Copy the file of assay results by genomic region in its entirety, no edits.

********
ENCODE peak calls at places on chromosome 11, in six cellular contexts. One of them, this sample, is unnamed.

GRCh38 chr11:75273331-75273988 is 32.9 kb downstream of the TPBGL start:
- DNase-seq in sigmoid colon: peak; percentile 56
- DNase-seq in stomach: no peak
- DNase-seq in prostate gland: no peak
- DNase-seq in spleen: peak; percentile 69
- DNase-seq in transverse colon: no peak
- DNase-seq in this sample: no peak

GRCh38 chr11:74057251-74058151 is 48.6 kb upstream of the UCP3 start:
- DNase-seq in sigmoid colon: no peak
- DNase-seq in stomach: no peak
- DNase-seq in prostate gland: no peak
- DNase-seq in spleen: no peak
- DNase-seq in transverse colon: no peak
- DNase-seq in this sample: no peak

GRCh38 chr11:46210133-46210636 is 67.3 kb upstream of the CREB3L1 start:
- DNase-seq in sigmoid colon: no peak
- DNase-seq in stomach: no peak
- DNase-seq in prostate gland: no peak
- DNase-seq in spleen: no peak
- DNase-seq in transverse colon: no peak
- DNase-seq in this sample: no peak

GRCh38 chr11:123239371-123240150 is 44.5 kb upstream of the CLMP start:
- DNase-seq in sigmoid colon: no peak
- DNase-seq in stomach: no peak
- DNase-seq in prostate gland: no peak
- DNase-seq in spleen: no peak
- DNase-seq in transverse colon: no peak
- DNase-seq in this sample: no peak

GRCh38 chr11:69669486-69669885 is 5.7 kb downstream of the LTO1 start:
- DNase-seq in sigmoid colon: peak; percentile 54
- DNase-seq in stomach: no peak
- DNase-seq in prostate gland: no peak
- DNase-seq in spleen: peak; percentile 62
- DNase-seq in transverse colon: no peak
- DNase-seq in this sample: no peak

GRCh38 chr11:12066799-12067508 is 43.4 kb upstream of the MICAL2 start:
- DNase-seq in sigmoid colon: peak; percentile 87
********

ENCODE peak calls at places on chromosome 11, in six cellular contexts. One of them, this sample, is unnamed.

GRCh38 chr11:75273331-75273988 is 32.9 kb downstream of the TPBGL start:
- DNase-seq in sigmoid colon: peak; percentile 56
- DNase-seq in stomach: no peak
- DNase-seq in prostate gland: no peak
- DNase-seq in spleen: peak; percentile 69
- DNase-seq in transverse colon: no peak
- DNase-seq in this sample: no peak

GRCh38 chr11:74057251-74058151 is 48.6 kb upstream of the UCP3 start:
- DNase-seq in sigmoid colon: no peak
- DNase-seq in stomach: no peak
- DNase-seq in prostate gland: no peak
- DNase-seq in spleen: no peak
- DNase-seq in transverse colon: no peak
- DNase-seq in this sample: no peak

GRCh38 chr11:46210133-46210636 is 67.3 kb upstream of the CREB3L1 start:
- DNase-seq in sigmoid colon: no peak
- DNase-seq in stomach: no peak
- DNase-seq in prostate gland: no peak
- DNase-seq in spleen: no peak
- DNase-seq in transverse colon: no peak
- DNase-seq in this sample: no peak

GRCh38 chr11:123239371-123240150 is 44.5 kb upstream of the CLMP start:
- DNase-seq in sigmoid colon: no peak
- DNase-seq in stomach: no peak
- DNase-seq in prostate gland: no peak
- DNase-seq in spleen: no peak
- DNase-seq in transverse colon: no peak
- DNase-seq in this sample: no peak

GRCh38 chr11:69669486-69669885 is 5.7 kb downstream of the LTO1 start:
- DNase-seq in sigmoid colon: peak; percentile 54
- DNase-seq in stomach: no peak
- DNase-seq in prostate gland: no peak
- DNase-seq in spleen: peak; percentile 62
- DNase-seq in transverse colon: no peak
- DNase-seq in this sample: no peak

GRCh38 chr11:12066799-12067508 is 43.4 kb upstream of the MICAL2 start:
- DNase-seq in sigmoid colon: peak; percentile 87